Chef David Coder explains to group of parents and children how to prepare vegetables for a healthy stir fry.
National non-profit Cooking Matters thinks it has found the recipe to reducing hunger and improving health for poor American families. Take one part research, one part budgeting, add groceries and cooking lessons, mix well with community support, and serve to low-income parents, children, and caretakers.
Eight families packed into the Moorhead Community Center in Aurora, Colo. in the middle of a muggy June afternoon to learn these lessons. Parents and children, from infants to middle-schoolers, packed around a large wooden table to watch Chef David explain how to cut onions julienne for the vegetable stir fry they will be making that afternoon. Two Spanish-speaking volunteers translated his instructions for preparing bok choy and last-minute substitutions for their dessert, a peach berry crisp.
It was only the second week of this six-week class, and there were already twice as many families as there were the week before. Parents wielded chefs’ knives tentatively to avoid bumping elbows around the crowded table. The younger kids eagerly dug their hands into a bowl of flour, oats, and sugar, mixing the topping for the dessert. At the end of each cooking lesson, each family receives a bag of groceries with the ingredients from the day’s recipe so they can practice at home, risk-free.
This group is part of a much larger system of cooking, nutrition and food budgeting classes that are offered by Share Our Strength, Cooking Matters‘ parent organization. Ruth Stemler, who directs Cooking Matters in Colorado, hopes to offer 200 classes this year and serve 7,500 families in the state — including pregnant teens and HIV-positive adults — all at no cost to the participants.
When Cooking Matters started in 1993, they looked at what skills and shopping behaviors are associated with food insecurity, and found a lot of myths working against them.
“We are breaking the myth of ‘it costs more to eat healthy’ every single week,” Stemler said. “It’s a matter of being mindful of what you’re doing, of comparing prices, of reading the label, of shopping in season.”
It’s also a matter of taste, literally. “It’s not a nutrition lecture where someone’s giving you a handout and telling you what the sources of Vitamin C are…we’re teaching them food competence and taste competence. And those are things that have been missing in nutrition education,” Stemler added.
Cooking Matters also offers lessons in food budgeting, taking participants to the grocery store for a hands-on lesson in price comparison, unit pricing, and meal planning. When they graduate from the program, families get a book of quick, healthy, cheap recipes they’ve learned from the class.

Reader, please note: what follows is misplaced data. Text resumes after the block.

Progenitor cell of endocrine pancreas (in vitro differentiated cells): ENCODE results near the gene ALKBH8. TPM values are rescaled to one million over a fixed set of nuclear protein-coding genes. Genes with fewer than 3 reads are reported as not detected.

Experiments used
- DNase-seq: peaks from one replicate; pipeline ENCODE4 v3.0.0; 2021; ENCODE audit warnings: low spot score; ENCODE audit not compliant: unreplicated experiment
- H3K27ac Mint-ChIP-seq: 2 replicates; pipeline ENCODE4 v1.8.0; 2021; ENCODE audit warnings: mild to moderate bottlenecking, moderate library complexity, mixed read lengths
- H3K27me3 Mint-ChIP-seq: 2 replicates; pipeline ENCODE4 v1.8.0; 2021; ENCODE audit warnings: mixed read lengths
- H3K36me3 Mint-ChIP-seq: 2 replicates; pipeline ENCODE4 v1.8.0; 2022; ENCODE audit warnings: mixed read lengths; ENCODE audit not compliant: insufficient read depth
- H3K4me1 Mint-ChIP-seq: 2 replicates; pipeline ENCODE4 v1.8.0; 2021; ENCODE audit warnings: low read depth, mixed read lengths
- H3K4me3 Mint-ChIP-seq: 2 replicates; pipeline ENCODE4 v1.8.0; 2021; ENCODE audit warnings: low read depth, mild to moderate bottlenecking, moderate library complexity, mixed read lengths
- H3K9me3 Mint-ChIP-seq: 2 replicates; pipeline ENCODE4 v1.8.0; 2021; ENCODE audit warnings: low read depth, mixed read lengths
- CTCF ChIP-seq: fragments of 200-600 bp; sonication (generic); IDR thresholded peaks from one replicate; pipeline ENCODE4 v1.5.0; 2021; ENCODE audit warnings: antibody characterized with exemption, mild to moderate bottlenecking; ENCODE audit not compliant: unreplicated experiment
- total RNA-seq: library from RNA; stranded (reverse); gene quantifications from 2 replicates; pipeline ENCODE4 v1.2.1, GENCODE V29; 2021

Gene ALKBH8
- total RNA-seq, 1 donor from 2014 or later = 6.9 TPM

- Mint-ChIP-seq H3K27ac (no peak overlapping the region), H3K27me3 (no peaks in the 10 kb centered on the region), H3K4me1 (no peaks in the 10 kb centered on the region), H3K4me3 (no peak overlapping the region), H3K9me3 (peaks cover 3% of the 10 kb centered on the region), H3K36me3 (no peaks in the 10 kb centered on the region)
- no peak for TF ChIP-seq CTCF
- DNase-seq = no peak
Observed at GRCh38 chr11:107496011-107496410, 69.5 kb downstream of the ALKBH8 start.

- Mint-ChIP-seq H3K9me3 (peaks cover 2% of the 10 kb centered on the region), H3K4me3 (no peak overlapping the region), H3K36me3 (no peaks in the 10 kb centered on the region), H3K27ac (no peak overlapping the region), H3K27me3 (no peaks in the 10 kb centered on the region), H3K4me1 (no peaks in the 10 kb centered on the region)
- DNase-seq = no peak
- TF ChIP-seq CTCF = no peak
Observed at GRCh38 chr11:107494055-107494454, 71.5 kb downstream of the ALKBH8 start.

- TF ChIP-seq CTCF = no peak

All of their participants are living at or well below the poverty level. They receive food stamps and some of them rely on food pantries to feed their families. While fresh fruits and vegetables are great, Cooking Matters wants to be sure families know how to make a healthy meal when canned or frozen produce are all that is available.
National director Janet McLaughlin points out that these families are incredibly resourceful; they just didn’t know how to make the healthiest choice on their food budget.
“You can’t make healthy foods at home if you don’t have healthy foods there,” she said. “Our philosophy is to meet families where they are, to make good decisions with what options are available…even if they’re shopping at a gas station, there’s a healthier choice to be made there.”
This is where community partners come in. Cooking Matters offers courses through venues that ask for their help — food pantries, community centers, local WIC (Women, Infants and Children) programs, schools and shelters. Since the program opened, more than 74,000 families across the country have participated in the Cooking Matters program.
McLaughlin says that while they’re working in 24 states and planning to expand to more, Cooking Matters isn’t large enough to start making a dent on insecurity numbers yet — according to USDA 2009 data, 50.2 million Americans live in food insecure households, which includes 17.2 million children.
But they have seen changes in the lives of their participants in their follow-up surveys six months after graduation. Roughly three out of four of their graduates report eating more fruits and vegetables, all while reducing their household spending.
Graduate Ramona Jones said she actually makes a food budget now, which includes her food stamps, and she’s trying healthy foods she never thought she would enjoy, like yogurt. She said she reads nutrition labels now, something the program reports a significant change in their participants.
“I used to see people in the store always reading those labels and I never knew what they were looking for,” she said. “I felt just dumb for not reading those labels.”
Those personal successes translate to the whole community. Ruben Medina, facility manager of the Moorhead Community Center, knows from personal experience that this community, which is largely Hispanic, is at high risk for diet-related illnesses like heart disease and diabetes. They can’t afford to attend the fee-based nutrition programs offered by the city.
“Most them are struggling between buying food and keeping a roof over their head,” he said. But now, he sees more people coming in for the Cooking Matters classes, and he sees everyone eating healthier, including the kids.
Those successes are keeping the demand for the course high — Stemler said they are having a hard time getting enough volunteers to keep up with all the requests.
See some of the recipes used in the classes: